Updating and expanding this historic home provided plenty of challenges for the team at Hopkins and Porter: The house had to not only meet approval from the National Capital Park and Planning and Historic Preservation departments, but also the town, which meant that there were additional constraints.
Kai Tong, head architect at Hopkins and Porter, says that getting materials to match the architectural structure of the house was a lengthy process. “We had to submit roofing samples that matched the lifetime architectural shingle on the main house. The siding had to be approved, and we were constrained with the windows.” The original manufacturer of the windows wasn’t available, so Tong had to custom-order windows that had the same look and feel as the originals from an independent manufacturer. Custom millwork was done to replicate the painted wood brakes on the roof overhang for the main house and addition. Furthermore, the team had to search through an architectural salvage warehouse to find cast-iron radiators that met the requirements of the existing radiators and boiler system.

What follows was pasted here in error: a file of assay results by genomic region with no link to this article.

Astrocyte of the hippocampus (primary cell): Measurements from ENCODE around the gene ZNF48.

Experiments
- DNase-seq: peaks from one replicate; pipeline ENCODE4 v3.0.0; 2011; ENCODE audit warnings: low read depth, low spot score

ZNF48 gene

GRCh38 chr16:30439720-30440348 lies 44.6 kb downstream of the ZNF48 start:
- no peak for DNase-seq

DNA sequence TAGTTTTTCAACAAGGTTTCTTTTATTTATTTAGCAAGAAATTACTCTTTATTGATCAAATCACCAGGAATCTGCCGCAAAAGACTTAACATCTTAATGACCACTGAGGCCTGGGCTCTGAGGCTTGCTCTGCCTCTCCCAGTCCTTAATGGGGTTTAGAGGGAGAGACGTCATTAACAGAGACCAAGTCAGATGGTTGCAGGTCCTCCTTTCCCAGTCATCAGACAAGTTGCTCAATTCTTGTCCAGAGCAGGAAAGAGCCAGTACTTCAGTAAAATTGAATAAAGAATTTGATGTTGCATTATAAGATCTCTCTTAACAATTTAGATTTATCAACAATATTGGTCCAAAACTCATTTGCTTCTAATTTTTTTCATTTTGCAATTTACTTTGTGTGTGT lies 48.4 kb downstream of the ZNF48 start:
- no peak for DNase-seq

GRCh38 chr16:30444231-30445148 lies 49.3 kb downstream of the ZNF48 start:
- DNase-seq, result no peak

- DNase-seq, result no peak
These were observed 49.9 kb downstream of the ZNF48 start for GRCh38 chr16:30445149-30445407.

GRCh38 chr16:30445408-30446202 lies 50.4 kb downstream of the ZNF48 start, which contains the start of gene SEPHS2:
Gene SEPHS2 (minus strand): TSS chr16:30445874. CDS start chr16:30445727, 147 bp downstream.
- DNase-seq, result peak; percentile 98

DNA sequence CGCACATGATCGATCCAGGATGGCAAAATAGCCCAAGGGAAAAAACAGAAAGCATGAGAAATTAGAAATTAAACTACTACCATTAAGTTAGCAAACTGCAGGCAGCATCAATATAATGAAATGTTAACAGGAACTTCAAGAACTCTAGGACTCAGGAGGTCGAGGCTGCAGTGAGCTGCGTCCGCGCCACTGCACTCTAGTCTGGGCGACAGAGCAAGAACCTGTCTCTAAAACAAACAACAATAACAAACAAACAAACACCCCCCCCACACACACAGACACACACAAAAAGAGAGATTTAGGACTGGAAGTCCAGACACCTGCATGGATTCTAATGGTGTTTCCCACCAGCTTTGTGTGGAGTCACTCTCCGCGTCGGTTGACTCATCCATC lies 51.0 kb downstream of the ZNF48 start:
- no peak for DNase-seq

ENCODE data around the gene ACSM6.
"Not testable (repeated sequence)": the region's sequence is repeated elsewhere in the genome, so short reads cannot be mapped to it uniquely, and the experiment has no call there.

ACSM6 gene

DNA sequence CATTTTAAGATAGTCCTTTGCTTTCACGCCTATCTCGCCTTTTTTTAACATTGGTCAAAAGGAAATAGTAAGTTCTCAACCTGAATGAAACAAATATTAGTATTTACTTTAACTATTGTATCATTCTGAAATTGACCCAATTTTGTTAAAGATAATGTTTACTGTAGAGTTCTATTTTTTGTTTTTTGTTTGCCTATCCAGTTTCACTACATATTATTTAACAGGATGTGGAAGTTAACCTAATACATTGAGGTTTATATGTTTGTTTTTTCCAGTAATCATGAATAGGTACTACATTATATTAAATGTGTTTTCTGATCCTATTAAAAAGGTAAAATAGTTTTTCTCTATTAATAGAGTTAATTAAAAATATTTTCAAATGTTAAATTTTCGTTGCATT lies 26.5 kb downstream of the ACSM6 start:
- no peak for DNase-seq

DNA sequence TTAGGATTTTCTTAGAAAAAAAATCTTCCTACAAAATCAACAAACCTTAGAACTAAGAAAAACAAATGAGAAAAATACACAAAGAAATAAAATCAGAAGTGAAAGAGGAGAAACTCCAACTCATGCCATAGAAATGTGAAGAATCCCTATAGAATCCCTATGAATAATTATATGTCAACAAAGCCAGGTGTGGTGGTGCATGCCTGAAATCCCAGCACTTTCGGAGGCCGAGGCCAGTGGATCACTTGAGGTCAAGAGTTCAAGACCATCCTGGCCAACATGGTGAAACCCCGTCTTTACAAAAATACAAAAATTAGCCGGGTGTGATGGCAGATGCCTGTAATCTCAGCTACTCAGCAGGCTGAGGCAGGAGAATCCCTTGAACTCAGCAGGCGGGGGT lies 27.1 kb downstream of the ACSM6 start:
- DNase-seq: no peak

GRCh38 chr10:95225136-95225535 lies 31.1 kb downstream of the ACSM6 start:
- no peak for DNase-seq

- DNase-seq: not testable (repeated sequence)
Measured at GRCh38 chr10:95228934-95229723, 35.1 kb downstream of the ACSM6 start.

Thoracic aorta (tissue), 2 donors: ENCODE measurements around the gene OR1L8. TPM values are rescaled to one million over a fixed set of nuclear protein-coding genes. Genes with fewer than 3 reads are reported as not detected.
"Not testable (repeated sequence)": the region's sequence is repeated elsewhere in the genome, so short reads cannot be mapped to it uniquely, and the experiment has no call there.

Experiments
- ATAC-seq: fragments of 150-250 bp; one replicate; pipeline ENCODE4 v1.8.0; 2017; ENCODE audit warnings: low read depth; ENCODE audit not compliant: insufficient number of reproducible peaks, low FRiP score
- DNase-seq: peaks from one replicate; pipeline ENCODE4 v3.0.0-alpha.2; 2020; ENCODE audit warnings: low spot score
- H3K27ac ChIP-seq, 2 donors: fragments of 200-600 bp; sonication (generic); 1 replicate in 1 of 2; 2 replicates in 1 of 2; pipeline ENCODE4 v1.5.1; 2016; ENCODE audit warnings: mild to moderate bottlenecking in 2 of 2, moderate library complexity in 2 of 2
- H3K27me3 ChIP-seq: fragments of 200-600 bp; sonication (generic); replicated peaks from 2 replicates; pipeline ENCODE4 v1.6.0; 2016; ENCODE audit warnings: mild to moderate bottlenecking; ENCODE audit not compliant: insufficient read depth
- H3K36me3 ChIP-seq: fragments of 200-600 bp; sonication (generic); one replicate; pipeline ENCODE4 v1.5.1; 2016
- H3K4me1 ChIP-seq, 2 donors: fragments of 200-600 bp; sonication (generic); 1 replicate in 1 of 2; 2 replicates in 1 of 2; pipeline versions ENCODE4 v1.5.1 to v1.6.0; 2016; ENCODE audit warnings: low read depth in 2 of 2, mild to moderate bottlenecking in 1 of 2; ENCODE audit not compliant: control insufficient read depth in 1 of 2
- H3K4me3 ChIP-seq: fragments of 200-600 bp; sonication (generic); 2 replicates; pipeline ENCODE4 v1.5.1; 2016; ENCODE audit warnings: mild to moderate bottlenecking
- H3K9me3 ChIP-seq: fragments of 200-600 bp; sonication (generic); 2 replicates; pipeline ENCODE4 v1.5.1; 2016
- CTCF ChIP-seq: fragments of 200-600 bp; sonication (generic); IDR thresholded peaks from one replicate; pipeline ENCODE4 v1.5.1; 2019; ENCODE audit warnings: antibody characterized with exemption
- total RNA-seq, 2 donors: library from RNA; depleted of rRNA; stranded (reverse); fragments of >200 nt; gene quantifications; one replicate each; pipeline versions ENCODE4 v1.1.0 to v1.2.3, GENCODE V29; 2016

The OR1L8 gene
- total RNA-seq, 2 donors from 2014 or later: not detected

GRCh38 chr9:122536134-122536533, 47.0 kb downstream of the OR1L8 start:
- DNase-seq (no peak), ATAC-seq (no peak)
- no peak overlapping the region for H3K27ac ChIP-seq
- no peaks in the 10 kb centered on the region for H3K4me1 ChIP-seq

Aside from materials, the biggest challenge was creating a second-floor addition that looked like it had been there all along and that wouldn’t overload the original structure. By opening up the old flat roof and adding new joints to the existing flat rafter, the team increased the depth and strength of the roof to make it capable of withstanding the additional load.